598 F.2d 225
194 U.S.App.D.C. 306
PUROLATOR COURIER CORPORATION, Petitioner,
INTERSTATE COMMERCE COMMISSION and United States of America,
Trailways, Inc., Central Delivery Service of Washington,
Inc., Greyhound Lines, Inc., Intervenors.
United States Court of Appeals,
District of Columbia Circuit.
Argued Dec. 12, 1978.
Decided Feb. 1, 1979.
Rehearing Denied Feb. 23, 1979.
Peter A. Greene, Washington, D. C., with whom John H. Caldwell, Neal A. Jackson and Norman J. Philion III, Washington, D. C., were on the brief, for petitioner.
Robert D. Jones, Atty., I. C. C., with whom Mark L. Evans, Gen. Counsel, Frederick W. Read III, Associate Gen. Counsel, Kenneth G. Caplan, Atty., I. C. C. and Andrea Limmer, Atty., Dept. of Justice, Washington, D. C., were on the brief, for respondents.
Lloyd John Osborn, with whom Eugene T. Liipfert, Washington, D. C., was on the brief, for intervenor, Trailways, Inc.
William F. King and Jeffrey A. Vogelman, Washington, D. C., were on the brief, for intervenor, Greyhound Lines, Inc.
Jeremy Kahn and S. Harrison Kahn, Washington, D. C., were on the brief, for intervenor, Central Delivery Service of Washington, Inc.
Also Barry Grossman, Atty., Dept. of Justice, Washington, D. C., entered an appearance for respondent, United States.
Before BAZELON, LEVENTHAL and ROBB, Circuit Judges.
Opinion PER CURIAM.
Petitioners, Purolator Courier Corp. and Central Delivery Service, challenge a decision of the ICC expanding the "terminal area" within which bus operators may pick up and deliver "express" shipments (a term that generally refers to transport of small packages.)1 Petitioners argue that § 208(d) of the Act2 permits a bus operator to pick up and deliver express only in vehicles that carry passengers. Alternatively, petitioners suggest that even if the bus operator may use a vehicle that carries no passengers, the ICC could not permit a larger terminal area for express (the commercial zone) than for passengers (the municipal limits.) We reject both arguments.
We are persuaded that § 208(d) was intended to limit only the line-haul operations of bus companies. Our conclusion is supported by several factors. First, the purpose of the limitation in § 208(d) seems designed to assure that express shipments not deflect the operator from his principal obligation to provide passenger service. Incidental pick-up and delivery service, even without passengers in the pick-up vehicle, must necessarily be subordinate to passenger service, since ultimately the express must travel on the passenger bus. Petitioners voice a fear that the bus companies will adjust their schedules to accommodate express rather than passengers. Should such abuses in fact arise, the ICC has ample authority to consider them through regulations and through its authority to revoke certification.3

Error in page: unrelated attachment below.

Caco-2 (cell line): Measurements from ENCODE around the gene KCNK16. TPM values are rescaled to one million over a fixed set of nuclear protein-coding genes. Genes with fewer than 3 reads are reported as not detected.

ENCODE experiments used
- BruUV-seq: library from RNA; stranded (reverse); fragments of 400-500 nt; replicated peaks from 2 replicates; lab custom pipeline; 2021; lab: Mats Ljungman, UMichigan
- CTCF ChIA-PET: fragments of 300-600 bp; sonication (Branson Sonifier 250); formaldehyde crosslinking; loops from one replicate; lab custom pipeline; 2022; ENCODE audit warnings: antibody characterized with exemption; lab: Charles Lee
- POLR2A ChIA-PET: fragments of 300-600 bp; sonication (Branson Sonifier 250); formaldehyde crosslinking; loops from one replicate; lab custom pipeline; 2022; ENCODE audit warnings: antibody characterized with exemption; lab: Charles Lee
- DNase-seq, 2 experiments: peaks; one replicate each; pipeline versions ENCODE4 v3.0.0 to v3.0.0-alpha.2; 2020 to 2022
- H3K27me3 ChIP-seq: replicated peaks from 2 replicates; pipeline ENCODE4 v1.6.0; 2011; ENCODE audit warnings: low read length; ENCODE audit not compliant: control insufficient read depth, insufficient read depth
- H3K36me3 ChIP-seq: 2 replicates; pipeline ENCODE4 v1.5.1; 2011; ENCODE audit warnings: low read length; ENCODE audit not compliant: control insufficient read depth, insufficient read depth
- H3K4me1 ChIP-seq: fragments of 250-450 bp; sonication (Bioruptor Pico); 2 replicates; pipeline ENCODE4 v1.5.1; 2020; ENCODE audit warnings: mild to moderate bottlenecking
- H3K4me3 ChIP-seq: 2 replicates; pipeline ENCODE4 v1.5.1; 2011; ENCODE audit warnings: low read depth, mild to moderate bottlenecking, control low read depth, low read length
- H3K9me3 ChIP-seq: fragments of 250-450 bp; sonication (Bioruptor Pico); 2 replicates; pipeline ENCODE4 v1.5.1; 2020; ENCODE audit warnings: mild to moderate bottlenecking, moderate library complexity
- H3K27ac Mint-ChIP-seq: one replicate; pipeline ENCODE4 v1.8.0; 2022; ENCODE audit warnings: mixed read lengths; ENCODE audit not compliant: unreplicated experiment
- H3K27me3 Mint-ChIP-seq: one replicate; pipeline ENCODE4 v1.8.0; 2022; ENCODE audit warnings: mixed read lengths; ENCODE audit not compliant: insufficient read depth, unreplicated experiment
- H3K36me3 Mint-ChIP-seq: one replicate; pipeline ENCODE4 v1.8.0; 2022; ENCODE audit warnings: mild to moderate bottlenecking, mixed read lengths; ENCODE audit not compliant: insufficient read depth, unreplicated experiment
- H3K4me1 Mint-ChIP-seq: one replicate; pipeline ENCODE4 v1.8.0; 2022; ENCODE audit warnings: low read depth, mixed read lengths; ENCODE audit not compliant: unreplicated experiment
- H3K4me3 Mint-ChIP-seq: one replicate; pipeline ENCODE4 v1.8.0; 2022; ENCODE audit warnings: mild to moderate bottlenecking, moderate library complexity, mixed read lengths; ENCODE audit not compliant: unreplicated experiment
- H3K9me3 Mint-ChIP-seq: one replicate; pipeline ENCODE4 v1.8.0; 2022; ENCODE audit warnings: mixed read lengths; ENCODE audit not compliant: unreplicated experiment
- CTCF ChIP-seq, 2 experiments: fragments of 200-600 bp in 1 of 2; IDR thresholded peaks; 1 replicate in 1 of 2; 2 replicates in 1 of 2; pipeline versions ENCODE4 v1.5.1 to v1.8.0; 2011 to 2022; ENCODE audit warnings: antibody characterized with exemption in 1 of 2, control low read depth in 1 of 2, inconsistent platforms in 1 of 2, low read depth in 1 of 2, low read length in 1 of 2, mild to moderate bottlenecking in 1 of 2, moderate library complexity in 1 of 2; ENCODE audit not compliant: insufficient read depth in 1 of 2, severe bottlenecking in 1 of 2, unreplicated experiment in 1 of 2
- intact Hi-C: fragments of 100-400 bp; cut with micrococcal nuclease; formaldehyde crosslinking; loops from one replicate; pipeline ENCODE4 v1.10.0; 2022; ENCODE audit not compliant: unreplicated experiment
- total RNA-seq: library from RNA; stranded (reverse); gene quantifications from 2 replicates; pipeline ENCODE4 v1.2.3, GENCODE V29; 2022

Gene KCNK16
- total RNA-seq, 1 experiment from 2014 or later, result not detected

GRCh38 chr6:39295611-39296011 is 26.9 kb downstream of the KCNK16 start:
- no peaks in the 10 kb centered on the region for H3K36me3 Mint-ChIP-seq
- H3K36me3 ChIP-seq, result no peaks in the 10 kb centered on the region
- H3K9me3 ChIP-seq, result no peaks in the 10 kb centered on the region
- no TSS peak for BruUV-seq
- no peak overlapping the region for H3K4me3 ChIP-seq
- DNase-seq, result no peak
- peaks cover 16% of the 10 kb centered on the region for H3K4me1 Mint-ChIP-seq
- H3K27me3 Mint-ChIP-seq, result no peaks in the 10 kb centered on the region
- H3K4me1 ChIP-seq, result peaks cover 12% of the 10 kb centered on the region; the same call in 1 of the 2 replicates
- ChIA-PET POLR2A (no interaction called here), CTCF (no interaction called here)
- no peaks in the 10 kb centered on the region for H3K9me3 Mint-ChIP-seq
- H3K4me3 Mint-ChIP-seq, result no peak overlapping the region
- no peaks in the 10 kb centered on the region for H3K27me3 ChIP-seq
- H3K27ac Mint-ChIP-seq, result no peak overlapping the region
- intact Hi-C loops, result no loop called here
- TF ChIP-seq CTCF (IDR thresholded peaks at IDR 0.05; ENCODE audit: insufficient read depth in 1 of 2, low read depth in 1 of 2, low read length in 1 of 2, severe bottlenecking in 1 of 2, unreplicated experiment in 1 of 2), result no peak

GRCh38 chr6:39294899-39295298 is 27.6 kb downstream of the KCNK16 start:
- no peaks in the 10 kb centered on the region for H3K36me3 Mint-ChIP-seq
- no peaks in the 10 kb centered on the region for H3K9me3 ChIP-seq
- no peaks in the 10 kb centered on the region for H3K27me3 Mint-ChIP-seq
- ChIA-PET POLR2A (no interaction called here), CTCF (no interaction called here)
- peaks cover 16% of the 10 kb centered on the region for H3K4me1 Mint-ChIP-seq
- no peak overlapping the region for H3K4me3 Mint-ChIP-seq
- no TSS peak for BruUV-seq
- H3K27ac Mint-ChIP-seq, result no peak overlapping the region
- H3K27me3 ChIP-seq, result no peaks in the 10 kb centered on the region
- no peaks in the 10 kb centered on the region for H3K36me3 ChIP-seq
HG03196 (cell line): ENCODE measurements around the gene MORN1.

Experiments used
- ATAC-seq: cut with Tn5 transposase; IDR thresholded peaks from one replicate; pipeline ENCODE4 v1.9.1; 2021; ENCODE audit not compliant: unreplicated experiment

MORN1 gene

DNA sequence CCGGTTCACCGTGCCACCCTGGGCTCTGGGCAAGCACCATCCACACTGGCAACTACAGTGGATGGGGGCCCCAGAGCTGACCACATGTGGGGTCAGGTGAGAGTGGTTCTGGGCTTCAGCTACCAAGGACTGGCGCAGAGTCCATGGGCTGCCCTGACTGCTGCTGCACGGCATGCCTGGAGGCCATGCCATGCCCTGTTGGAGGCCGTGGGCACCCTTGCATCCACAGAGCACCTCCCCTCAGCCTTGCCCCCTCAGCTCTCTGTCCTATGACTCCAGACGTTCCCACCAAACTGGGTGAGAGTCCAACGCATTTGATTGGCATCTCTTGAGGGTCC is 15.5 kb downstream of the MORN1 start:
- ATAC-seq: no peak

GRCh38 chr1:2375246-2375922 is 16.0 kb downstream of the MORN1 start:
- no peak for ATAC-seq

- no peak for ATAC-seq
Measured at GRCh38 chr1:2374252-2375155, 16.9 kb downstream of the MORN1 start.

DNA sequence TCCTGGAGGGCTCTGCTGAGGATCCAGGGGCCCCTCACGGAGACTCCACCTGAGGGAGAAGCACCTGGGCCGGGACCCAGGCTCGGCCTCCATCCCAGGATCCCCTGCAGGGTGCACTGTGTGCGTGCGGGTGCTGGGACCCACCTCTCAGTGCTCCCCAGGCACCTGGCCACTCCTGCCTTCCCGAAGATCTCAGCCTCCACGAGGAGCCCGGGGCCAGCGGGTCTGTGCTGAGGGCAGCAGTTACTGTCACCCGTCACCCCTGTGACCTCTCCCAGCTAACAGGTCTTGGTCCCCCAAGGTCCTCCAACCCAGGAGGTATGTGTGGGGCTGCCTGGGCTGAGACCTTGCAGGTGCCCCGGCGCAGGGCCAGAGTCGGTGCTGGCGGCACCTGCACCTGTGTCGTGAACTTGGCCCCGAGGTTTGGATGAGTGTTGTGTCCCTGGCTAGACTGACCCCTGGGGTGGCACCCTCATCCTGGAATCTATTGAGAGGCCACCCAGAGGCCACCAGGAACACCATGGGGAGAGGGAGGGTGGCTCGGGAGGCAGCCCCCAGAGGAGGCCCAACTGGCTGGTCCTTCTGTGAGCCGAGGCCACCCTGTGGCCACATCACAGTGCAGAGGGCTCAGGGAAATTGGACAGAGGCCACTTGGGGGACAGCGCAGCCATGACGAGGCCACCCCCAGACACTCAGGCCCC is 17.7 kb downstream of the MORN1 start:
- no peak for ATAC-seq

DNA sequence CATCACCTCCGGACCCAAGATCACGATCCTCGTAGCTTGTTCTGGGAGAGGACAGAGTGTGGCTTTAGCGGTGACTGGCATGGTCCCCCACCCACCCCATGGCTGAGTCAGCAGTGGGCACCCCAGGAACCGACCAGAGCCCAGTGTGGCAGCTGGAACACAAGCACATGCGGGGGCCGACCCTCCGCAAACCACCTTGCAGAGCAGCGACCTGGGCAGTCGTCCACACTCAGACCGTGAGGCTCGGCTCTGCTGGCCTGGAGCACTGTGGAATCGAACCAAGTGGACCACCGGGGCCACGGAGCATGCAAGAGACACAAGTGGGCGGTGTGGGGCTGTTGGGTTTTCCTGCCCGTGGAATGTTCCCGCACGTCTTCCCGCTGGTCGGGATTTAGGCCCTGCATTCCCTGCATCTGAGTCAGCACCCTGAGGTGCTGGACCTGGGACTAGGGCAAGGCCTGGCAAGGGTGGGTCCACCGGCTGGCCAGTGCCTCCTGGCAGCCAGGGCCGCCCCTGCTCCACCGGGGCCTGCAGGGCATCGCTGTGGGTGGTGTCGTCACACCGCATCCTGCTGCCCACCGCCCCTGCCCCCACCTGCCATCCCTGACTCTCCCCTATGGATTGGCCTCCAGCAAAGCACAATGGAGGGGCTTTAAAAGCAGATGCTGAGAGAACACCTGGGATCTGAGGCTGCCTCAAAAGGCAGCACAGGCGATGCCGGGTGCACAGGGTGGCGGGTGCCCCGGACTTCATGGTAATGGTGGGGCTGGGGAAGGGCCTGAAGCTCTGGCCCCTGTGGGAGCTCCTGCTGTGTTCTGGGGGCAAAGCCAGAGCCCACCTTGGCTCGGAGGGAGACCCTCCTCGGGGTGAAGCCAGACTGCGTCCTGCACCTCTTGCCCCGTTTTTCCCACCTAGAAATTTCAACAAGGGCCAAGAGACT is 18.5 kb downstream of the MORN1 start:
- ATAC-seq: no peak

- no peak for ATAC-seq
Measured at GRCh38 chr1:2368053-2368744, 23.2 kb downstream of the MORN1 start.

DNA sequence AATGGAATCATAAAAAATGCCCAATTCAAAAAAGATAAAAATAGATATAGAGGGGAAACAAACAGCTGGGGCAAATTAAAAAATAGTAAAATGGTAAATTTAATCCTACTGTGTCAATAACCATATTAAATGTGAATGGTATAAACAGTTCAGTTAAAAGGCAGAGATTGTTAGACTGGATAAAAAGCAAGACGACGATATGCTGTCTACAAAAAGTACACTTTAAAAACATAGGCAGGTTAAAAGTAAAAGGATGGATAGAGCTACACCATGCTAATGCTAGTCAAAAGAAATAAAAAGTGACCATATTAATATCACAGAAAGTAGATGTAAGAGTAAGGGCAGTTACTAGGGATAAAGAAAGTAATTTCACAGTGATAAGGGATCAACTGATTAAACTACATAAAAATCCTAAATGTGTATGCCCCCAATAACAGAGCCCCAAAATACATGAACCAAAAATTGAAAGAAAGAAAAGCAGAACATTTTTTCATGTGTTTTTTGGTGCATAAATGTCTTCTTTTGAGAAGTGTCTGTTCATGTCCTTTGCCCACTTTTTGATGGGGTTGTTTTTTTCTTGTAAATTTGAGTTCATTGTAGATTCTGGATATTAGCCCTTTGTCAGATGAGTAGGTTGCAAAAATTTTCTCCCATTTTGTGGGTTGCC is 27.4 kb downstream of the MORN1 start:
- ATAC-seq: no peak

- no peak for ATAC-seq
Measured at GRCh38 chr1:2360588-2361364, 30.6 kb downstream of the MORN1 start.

Second, § 202(c)4 is designed to provide motor carriers flexibility for their operations within terminal areas. This flexibility would be undermined if only passenger buses could be used for such pick-up and delivery service. Section 202(c) does not, in its thrust, seem to require such a result. To the contrary, the codification of the Interstate Commerce Act suggests the opposite conclusion. The newly codified provision, § 10523, states: "Transportation exempt from the jurisdiction of the Commission (because within the terminal area) is considered transportation provided by the carrier . . . And is subject to the jurisdiction of the Commission." This language replaces § 202(c), which provided that terminal area pick-up and delivery "shall be considered to be performed by (the) carrier . . . as part of, and Shall be regulated in the same manner as the transportation . . . to which (the pick-up and delivery) is incidental." By eliminating the phrase "regulated in the same manner" and substituting "subject to the jurisdiction," Congress may be seen to have clarified any suggestion in the former § 202(c) that terminal area services must be provided in the identical manner as line-haul services.5